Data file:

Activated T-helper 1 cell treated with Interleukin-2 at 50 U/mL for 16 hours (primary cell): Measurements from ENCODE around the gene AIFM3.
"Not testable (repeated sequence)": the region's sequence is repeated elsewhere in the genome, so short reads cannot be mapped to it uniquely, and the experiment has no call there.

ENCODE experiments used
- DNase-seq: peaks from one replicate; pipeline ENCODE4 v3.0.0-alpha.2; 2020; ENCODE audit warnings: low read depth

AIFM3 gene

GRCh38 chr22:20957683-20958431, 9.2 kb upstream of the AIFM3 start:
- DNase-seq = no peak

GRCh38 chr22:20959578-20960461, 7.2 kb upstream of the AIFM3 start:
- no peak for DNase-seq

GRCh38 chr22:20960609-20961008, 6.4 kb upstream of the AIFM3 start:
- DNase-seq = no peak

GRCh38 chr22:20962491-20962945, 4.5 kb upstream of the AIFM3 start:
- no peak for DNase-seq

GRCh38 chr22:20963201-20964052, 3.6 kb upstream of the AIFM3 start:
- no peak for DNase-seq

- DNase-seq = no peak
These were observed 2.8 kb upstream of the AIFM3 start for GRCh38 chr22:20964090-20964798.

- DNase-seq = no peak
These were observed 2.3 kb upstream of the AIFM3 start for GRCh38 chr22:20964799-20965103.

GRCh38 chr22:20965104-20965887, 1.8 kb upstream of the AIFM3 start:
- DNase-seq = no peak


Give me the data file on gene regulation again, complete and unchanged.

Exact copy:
Activated T-helper 1 cell treated with Interleukin-2 at 50 U/mL for 16 hours (primary cell): Measurements from ENCODE around the gene AIFM3.
"Not testable (repeated sequence)": the region's sequence is repeated elsewhere in the genome, so short reads cannot be mapped to it uniquely, and the experiment has no call there.

ENCODE experiments used
- DNase-seq: peaks from one replicate; pipeline ENCODE4 v3.0.0-alpha.2; 2020; ENCODE audit warnings: low read depth

AIFM3 gene

GRCh38 chr22:20957683-20958431, 9.2 kb upstream of the AIFM3 start:
- DNase-seq = no peak

GRCh38 chr22:20959578-20960461, 7.2 kb upstream of the AIFM3 start:
- no peak for DNase-seq

GRCh38 chr22:20960609-20961008, 6.4 kb upstream of the AIFM3 start:
- DNase-seq = no peak

GRCh38 chr22:20962491-20962945, 4.5 kb upstream of the AIFM3 start:
- no peak for DNase-seq

GRCh38 chr22:20963201-20964052, 3.6 kb upstream of the AIFM3 start:
- no peak for DNase-seq

- DNase-seq = no peak
These were observed 2.8 kb upstream of the AIFM3 start for GRCh38 chr22:20964090-20964798.

- DNase-seq = no peak
These were observed 2.3 kb upstream of the AIFM3 start for GRCh38 chr22:20964799-20965103.

GRCh38 chr22:20965104-20965887, 1.8 kb upstream of the AIFM3 start:
- DNase-seq = no peak